Thursday, August 20, 2009

Crime without a victim: The case of Wieland Wiedeking (amv)

Former Prosche Chief Executive Wieland Wiedeking faces prosecution for insider trading. Wiedeking, who did a splendid job in increasing Porsche's shareholder value, has become victim of poor economic understanding as expressed in laws criminalizing insider trading.

First, the entire market system rests on as many individuals as possible exploiting as many arbitrage opportunities as they can identify. Each and every one of us is active in a decentralized coordination system and depends on local or private information. All economic agents rely on prices as signals of other people's information set.

Second, and closely related, global coordination depends on all these agents feeding the price system with their local information. What is not expressed by active demand and supply cannot be communicated to others. If food prices do not rise in response to the excess demand of the poor, there is no increase in food production in those countries with comparative advantages to supply these goods. The same is true for the individual level. The poor remain hungry if global traders and producers do not take advantage and arbitrage. The same logic applies to the financial markets, even more so, which appease reasonable forecasts of the future evolution of preferences, technologies, or resource endowments and signal them by asset prices.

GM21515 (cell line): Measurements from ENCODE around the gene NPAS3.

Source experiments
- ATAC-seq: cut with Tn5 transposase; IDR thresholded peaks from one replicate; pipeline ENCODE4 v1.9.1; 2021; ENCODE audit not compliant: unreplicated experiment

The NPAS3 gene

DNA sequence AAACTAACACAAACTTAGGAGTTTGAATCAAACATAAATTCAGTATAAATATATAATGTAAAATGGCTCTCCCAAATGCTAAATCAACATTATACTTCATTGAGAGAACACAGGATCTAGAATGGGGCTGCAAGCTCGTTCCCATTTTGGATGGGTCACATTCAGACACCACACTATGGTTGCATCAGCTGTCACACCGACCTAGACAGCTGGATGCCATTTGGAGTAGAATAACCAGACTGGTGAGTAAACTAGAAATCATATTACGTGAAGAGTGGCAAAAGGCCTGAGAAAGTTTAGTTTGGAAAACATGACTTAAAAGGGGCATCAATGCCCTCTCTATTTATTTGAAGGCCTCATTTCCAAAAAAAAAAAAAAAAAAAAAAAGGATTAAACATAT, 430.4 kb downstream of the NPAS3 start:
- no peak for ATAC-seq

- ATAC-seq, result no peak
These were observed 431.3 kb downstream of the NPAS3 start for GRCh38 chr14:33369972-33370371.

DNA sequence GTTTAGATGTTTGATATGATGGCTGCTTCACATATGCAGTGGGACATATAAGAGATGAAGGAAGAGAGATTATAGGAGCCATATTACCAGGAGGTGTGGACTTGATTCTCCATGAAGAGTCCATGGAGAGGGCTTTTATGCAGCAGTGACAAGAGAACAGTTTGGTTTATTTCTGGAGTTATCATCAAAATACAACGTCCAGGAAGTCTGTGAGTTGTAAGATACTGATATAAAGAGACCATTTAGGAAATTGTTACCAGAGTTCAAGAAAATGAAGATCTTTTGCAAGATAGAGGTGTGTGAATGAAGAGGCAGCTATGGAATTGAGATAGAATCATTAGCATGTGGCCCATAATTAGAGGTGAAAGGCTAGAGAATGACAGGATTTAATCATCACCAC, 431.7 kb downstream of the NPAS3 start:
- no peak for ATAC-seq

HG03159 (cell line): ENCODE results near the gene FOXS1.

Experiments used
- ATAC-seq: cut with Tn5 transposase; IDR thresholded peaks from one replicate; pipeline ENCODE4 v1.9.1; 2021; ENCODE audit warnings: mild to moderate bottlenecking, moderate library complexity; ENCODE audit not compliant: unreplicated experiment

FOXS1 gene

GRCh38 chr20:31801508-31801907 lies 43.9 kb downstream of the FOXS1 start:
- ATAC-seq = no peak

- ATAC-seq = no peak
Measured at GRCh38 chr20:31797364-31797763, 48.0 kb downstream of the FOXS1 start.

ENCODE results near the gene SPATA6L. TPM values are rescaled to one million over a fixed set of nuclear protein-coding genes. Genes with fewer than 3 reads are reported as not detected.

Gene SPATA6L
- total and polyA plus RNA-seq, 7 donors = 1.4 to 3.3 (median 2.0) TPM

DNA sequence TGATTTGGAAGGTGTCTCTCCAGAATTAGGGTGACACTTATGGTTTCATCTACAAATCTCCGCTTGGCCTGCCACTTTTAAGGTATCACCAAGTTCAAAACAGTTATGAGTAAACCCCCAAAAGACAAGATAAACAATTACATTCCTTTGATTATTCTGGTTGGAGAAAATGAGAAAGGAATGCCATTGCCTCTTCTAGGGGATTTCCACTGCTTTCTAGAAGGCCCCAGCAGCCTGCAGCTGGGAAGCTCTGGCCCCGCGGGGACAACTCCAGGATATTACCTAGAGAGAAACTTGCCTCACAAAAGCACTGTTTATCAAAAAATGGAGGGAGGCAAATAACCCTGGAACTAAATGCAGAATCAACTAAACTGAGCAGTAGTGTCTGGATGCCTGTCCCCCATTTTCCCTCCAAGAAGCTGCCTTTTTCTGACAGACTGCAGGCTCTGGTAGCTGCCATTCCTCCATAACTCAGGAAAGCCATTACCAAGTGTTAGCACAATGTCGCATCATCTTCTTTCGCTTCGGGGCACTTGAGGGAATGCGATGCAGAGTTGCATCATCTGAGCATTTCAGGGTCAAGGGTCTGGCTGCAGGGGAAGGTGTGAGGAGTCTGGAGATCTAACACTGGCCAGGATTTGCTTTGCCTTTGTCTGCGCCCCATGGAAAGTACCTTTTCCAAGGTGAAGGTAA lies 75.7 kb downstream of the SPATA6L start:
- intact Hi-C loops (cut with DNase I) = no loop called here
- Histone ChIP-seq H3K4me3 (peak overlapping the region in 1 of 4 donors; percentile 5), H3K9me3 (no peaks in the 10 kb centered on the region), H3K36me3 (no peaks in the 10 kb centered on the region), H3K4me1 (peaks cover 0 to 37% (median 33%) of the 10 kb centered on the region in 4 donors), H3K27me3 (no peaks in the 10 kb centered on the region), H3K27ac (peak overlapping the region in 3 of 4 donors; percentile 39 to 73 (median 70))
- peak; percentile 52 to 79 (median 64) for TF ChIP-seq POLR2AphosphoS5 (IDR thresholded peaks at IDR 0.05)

Thus, economics applauds arbitrage activity since it is makes the economy globally stable. A globally instable economy, once hit by a negative shock, collapses and our societies degenerate. Great and open societies are by necessity large economies, complex networks of decentralized activity. These economies depend heavily on trading based on superior knowledge and information.

Thus, insider trading is a great thing. It makes markets more efficient, and asset prices better signals of relative intertemporal scarcities. It is not something only mangers can do. We all own our comparative advantages to our more or less individual knowledge and ability sets. Right because managers have superior knowledge that is in part unique, it is essential to allow them to exploit these profit opportunities and thereby make their knowledge available to the public. If you do not like managers to become even richer, you may reduce other components of their salary. Of course, there is always the problem to focus management activity on sustainable performance. But this is a general problem and not something special to insider trading. So legalize insider trading and stop prosecuting crimes without a vitcim.